Use repositories to protect your work

Software developers use repositories to protect their work. If you work with many text files, you should too.

Repositories are snapshots of your work, stored on a timeline. You can use a repository for any collection of text files. My work happens to be web programming, but you could set up a repository to track legal documents, book chapters, or spreadsheets. (Note: you can also store binary files such as photos, music, or videos in a repository, but you don’t get the benefits of merging discrete changes (see below).)

Repositories protect your work and give access to its history of changes. Repositories allow you to boldly forge ahead with changes because you can always get back to a stable point in history if you need to.

Working in branches

When using a repository, the best practice is to create a new branch (a new snapshot of your work) any time you have more than just a few minutes’ work to do. (If you are working on a “branch,” then the “trunk” is that snapshot you took before you started making changes.)

As you complete tasks, or when you break for lunch or at the end of the day, you check in new snapshots. You keep working until you reach a stable point where you’re ready to share your work with others. Once your current task is complete, you merge your branch back into the trunk.

The neat thing about working in a branch is that, if at any time your colleagues need to see a good, clean copy of your work, you can give them a snapshot of the trunk, and it won’t have all the half-finished work that you have been saving in your branch.

A new dimension

If a repository were only a string of snapshots, it would be very low-tech. You could create your own “repository” just by storing copies of your work in folders marked with the date. It’s a one-dimensional timeline of your work.

What makes repository software like Subversion or Git so high-tech is that they know how to detect just the differences between one version and the next, which makes it possible to merge changes. Subversion and Git therefore allow you to work simultaneously with any number of colleagues.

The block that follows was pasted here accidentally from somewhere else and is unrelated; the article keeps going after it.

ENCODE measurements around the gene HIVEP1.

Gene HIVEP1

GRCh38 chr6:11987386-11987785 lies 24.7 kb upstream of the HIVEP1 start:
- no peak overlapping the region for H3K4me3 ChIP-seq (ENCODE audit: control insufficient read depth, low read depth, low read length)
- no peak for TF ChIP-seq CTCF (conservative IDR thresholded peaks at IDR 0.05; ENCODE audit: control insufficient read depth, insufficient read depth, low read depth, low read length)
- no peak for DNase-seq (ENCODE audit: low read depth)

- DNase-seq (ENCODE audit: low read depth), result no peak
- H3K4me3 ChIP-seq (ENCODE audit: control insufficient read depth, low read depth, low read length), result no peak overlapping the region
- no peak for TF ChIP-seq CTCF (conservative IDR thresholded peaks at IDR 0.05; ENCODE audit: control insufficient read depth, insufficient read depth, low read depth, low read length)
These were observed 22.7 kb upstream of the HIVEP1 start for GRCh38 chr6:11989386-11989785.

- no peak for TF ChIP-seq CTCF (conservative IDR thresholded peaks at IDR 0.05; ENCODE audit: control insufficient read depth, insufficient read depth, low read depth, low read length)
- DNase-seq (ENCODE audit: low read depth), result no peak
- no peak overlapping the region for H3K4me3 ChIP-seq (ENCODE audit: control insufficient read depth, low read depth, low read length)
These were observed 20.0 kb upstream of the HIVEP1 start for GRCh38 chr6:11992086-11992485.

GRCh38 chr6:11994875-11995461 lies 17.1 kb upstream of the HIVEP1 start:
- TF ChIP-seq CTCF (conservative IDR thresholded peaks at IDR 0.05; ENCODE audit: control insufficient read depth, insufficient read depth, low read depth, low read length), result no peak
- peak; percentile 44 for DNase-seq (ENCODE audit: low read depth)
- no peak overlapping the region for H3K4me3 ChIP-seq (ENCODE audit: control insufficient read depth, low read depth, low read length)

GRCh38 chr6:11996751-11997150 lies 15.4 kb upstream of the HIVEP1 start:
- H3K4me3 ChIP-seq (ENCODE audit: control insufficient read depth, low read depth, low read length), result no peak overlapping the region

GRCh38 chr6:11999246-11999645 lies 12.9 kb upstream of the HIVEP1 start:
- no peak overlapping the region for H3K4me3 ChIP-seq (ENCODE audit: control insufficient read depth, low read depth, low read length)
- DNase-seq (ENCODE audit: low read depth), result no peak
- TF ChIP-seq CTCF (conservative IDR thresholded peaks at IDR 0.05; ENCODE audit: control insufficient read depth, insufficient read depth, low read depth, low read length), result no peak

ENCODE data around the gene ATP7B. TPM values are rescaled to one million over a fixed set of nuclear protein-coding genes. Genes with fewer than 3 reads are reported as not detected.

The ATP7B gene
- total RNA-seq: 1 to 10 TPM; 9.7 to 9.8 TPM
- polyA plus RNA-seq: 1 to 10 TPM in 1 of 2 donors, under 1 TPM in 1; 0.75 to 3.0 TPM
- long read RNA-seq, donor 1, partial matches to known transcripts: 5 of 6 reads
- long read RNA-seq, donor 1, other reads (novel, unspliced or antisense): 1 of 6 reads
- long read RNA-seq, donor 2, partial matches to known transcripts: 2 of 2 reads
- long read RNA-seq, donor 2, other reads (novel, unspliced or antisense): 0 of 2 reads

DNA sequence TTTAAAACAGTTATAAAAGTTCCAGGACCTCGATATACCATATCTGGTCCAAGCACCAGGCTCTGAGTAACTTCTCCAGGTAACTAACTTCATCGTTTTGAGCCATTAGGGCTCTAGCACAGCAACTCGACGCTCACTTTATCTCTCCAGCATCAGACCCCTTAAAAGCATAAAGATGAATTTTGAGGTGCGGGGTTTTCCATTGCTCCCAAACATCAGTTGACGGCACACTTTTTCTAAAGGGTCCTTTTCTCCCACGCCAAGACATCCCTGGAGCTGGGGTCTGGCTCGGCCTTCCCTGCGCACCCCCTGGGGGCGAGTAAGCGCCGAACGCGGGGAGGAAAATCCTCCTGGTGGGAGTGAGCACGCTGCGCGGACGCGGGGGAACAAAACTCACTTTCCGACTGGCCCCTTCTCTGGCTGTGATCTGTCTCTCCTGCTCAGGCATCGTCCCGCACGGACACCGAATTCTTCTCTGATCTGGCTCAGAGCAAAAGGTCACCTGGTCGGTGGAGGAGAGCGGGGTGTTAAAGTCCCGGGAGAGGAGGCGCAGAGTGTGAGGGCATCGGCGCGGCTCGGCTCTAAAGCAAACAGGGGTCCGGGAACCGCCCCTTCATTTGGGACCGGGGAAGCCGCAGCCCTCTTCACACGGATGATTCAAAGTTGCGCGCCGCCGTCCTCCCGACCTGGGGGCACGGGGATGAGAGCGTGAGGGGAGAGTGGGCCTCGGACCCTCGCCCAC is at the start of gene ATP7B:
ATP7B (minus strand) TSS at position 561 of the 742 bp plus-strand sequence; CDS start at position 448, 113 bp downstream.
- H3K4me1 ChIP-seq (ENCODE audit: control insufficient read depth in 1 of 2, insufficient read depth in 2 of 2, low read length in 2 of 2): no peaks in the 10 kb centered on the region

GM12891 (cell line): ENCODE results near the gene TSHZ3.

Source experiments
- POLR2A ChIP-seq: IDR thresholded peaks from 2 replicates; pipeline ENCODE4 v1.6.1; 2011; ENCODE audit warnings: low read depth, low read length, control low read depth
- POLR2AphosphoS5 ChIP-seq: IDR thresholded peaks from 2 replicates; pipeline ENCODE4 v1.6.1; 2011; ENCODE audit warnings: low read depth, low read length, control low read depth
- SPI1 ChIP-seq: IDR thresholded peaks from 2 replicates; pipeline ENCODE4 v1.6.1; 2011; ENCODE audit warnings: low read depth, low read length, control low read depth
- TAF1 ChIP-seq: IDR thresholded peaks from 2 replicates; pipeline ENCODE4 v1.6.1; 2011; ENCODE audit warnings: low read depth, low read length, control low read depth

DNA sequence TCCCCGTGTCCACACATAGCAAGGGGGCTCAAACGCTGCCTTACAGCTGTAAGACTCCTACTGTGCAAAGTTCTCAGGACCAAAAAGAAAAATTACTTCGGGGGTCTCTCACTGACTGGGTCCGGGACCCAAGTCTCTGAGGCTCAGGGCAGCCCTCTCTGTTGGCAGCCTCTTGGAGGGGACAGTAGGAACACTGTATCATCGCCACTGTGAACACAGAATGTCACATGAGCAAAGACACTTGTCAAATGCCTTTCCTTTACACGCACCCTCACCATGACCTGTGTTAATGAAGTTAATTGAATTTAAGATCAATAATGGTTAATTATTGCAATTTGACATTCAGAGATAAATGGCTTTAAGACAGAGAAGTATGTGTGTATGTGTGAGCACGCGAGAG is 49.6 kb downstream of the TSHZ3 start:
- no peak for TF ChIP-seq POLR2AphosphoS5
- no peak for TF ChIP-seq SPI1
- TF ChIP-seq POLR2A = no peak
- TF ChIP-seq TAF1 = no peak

Repositories are two-dimensional, allowing any number of parallel timelines, one for each colleague on your team.

Collaborating using a repository

Here’s how.

In the beginning, there was the trunk. “The beginning” is the day you decide to adopt a repository. The trunk is the baseline from which all work will flow and back into which all worthy work will return.

As each member of the team is assigned a task, he or she creates their own branch, starting from the trunk. Any number of people can be working on an individual branch, and still, there is a stable trunk for use by clients, colleagues, and bosses.

When you finish your work and it is ready to share, you merge your changes into the trunk. And because repository software knows about changes and merging, each of your colleagues can  perform the same merge of your changes into their work.

Occasionally, you will have changed the same exact line in the same exact file in a way that conflicts with one of your colleagues’ work. But repositories will show you these conflicts and ask you to resolve them the old-fashioned way…

… by talking to your colleagues and settling on the solution.

This entry was posted in Information Architecture, Repositories, Web programming. Bookmark the permalink.

One Response to Use repositories to protect your work

  1. gcbenison says:

    I think even for binary content (i.e. content for which merging doesn’t work too well), git is superior to a collection of folders or files marked with dates. First, git enforces consistency in how older versions are stored. Its digital signing removes any ambiguity from “which version is this”… even when working across different machines with different people. It keeps track of the _lineage_ of revisions even for binary content – something less likely to be achieved using an ad-hoc folder system.

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